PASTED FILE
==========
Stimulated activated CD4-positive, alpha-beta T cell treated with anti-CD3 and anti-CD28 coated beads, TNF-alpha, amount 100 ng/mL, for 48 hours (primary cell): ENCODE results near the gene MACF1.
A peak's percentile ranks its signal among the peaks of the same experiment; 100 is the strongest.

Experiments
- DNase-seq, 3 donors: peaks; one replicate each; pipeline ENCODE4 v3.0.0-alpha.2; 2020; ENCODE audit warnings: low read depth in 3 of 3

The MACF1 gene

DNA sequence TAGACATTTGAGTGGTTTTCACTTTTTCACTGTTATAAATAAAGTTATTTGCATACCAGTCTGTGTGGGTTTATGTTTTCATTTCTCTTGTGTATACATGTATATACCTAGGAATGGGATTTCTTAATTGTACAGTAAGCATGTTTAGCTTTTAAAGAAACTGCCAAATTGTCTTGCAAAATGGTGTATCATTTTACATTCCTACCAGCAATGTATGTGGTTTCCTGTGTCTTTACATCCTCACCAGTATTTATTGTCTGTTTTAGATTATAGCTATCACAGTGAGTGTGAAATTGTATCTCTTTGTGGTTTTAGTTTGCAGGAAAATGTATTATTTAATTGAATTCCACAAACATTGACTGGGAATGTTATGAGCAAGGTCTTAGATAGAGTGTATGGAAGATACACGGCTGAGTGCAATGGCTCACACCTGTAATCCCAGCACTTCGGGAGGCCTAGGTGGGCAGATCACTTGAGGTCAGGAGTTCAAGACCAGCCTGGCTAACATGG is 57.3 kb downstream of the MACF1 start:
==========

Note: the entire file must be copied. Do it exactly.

Stimulated activated CD4-positive, alpha-beta T cell treated with anti-CD3 and anti-CD28 coated beads, TNF-alpha, amount 100 ng/mL, for 48 hours (primary cell): ENCODE results near the gene MACF1.
A peak's percentile ranks its signal among the peaks of the same experiment; 100 is the strongest.

Experiments
- DNase-seq, 3 donors: peaks; one replicate each; pipeline ENCODE4 v3.0.0-alpha.2; 2020; ENCODE audit warnings: low read depth in 3 of 3

The MACF1 gene

DNA sequence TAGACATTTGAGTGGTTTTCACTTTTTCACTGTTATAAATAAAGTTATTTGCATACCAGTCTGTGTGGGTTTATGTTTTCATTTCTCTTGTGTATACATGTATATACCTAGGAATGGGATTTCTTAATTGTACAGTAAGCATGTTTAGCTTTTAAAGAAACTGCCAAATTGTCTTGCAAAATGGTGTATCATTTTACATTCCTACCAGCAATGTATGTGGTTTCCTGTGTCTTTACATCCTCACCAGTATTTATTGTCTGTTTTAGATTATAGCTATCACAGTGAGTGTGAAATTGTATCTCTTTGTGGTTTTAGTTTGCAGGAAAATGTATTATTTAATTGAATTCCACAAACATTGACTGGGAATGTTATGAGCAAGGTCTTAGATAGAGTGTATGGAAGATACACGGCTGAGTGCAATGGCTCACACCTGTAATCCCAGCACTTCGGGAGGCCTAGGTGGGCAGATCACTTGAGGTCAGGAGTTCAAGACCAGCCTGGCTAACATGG is 57.3 kb downstream of the MACF1 start: